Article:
Last week, we shared an update from US-based parents managing school closures during the pandemic. Many find themselves balancing home-schooling with family care and careers. Interviews showed how these parents are struggling, managing, and relying on technology companies to deliver easy-to-navigate educational platforms.
Parents were clear that they were worried about their children’s social development. This led to another question for us: what about college students facing abrupt school closures? COVID-19 has prompted school and campus closures at over 3,000 higher education institutions in the US, affecting over 22 million students as of this writing.
I interviewed a sample of college students from private and public schools across the US. As a part of the interview, each shared a selection of images reflecting their current emotional reality. All now find themselves either living back at home with families or quarantined in off-campus housing with roommates. I hoped to learn how they’re navigating this new development and managing their social, academic, and personal development.
Cultural Context – Losing out on the college experience
In post-WWII North America, “starting college” has come to be a developmental milestone, signifying a break with a child-like past and the beginning of a new stage of maturation. The increased availability and acceptance of online college degrees and non-traditional college journeys have altered the higher education landscape. But the post-secondary experience continues to serve as an archetypal “Hero’s Journey” in our popular culture.
Though narratives vary, in film and literature college is frequently depicted as a catalyst for personal growth:
- The beginning of lifelong relationships or friendships (Peter’s Friends, The Big Chill, Before Sunrise)
- The rejection of traditional (sometimes arbitrary) authority (Animal House, Old School)
- Self-discovery and identity formation (Good Will Hunting, School Daze)
These narratives were beneath many of the stories I heard. The experiences the students have had in their (still unfinished) college careers contained many of these implied journeys. As they processed with me, shared stories of leaving friends, partners, and promising sports seasons behind, two key axes emerged:
- My self / Others: Navigating implications for themselves (as individuals) is balanced by the recognition of the need to be aware of the broader community they live in, including their families, the student body, and society at large.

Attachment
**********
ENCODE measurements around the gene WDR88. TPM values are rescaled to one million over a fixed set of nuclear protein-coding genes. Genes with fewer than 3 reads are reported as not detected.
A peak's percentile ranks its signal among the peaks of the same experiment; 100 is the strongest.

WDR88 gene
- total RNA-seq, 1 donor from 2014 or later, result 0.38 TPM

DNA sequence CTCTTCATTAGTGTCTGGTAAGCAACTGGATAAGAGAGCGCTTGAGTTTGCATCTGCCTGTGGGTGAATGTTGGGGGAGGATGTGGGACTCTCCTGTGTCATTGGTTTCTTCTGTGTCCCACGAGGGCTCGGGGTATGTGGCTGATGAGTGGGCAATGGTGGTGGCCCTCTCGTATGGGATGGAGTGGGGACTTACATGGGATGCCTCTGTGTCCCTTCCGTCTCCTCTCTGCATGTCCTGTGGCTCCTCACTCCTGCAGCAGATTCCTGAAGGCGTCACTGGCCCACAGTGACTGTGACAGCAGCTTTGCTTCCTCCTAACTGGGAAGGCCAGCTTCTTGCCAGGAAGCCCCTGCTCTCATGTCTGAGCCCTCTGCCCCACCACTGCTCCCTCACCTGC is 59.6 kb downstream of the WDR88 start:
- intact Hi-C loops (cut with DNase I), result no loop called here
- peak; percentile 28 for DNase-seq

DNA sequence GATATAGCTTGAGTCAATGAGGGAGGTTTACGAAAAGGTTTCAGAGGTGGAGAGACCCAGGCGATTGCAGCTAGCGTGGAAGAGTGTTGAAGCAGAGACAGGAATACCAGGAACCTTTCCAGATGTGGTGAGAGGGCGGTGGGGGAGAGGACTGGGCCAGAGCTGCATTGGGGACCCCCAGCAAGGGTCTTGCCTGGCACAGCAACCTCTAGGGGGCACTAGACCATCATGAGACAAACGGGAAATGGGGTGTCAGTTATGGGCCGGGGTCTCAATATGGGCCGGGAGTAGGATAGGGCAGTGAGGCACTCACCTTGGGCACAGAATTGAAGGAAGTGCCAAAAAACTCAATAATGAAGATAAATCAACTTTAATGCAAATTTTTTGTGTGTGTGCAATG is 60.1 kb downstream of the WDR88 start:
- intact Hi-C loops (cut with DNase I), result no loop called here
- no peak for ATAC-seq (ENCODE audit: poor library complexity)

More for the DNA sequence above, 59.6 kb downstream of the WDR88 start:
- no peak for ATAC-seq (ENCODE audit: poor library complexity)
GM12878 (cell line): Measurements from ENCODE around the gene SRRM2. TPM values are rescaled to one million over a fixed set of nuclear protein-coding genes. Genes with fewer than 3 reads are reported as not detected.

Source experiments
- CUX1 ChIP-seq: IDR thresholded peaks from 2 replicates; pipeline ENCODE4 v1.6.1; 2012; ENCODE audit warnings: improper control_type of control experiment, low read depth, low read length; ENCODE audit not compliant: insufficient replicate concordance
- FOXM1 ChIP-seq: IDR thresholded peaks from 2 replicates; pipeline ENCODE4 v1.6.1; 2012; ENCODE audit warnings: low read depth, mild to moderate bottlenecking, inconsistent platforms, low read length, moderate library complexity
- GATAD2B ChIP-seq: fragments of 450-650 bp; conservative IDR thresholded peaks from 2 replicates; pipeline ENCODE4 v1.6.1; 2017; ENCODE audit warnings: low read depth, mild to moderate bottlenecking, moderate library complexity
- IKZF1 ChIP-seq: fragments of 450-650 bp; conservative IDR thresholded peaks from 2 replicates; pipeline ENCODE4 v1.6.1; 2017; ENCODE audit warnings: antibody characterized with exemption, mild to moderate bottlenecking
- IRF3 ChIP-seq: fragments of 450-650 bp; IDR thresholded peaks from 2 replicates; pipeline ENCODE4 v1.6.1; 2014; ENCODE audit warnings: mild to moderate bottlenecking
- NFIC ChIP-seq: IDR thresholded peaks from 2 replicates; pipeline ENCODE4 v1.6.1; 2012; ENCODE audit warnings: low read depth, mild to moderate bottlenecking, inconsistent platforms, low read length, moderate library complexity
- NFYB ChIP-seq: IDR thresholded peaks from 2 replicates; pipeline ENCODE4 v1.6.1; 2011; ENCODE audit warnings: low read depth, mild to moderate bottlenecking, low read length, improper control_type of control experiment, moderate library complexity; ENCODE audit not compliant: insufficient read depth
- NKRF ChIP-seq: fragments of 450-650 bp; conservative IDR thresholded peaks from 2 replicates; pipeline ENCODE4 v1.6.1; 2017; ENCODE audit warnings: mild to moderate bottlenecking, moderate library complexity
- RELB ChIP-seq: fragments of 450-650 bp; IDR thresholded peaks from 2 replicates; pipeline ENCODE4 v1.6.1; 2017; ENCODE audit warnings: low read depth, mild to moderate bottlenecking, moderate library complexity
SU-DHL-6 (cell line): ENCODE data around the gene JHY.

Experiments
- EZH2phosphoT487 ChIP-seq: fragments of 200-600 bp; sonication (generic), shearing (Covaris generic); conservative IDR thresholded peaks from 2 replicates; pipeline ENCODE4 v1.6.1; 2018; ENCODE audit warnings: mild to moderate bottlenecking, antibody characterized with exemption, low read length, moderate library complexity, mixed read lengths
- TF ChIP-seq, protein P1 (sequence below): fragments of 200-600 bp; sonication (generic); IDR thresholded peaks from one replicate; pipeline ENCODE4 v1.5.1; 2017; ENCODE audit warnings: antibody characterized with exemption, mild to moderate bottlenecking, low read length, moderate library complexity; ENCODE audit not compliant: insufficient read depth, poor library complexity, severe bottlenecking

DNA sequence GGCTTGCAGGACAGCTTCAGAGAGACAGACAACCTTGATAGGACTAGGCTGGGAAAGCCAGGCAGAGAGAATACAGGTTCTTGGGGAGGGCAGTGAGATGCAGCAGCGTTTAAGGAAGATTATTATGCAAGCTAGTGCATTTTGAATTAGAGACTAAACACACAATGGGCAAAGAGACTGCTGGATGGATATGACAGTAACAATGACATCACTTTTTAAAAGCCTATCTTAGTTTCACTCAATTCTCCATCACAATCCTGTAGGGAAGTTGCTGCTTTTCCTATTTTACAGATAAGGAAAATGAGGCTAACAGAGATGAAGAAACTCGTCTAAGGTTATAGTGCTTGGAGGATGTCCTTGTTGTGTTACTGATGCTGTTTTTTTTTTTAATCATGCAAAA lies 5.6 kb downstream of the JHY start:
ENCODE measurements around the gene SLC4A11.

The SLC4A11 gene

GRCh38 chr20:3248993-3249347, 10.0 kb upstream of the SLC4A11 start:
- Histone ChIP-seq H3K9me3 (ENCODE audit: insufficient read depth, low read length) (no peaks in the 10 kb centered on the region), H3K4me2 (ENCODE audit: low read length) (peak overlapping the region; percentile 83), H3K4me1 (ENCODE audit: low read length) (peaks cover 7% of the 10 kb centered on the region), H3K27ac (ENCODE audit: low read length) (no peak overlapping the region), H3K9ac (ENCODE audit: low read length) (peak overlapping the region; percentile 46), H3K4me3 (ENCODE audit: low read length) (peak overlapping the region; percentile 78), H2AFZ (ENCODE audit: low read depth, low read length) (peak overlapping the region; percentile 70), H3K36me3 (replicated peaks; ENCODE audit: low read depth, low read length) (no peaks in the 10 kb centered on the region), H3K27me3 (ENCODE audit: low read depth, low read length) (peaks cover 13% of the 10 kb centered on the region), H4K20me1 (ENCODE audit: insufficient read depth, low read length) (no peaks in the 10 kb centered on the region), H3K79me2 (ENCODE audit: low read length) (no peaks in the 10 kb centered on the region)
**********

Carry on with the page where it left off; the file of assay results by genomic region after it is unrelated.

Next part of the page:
- Immediate responsibilities / Ethical and moral responsibilities: Students struggle to remain aware and responsible of their day-to-day obligations (schoolwork, for example) while situating themselves in the broader ethical awareness of how much worse things are in China and Italy, for example.
These overarching axes are interrelated and point to a core set of questions students are asking of themselves and others.
As they navigate these questions at the heart of their experiences, four key themes emerged from students I spoke with.
1. Their social loss is greater than their education loss.
Students I met were confident that their schools had provided them what was needed to remain academically on-track. The bigger loss is social.
College for most acts as the nexus for new and expanded friendship networks through exposure to new people and participation in extracurriculars like Greek Societies, sports teams, and performance groups. These have all been abruptly cancelled, and their stoppage is compounded by shelter-in-place mandates.
“I’m missing out on the time that we could all be spending together. I won’t necessarily get this back.”
Students I met mourn this loss. They struggle to maintain satisfactory connections with friends over FaceTime or Snapchat. They miss being able to physically hug friends and share space. And given the relatively short duration of traditional colleges, some recognize that “time is short” and that they are missing chances to experience a core piece of the university reality.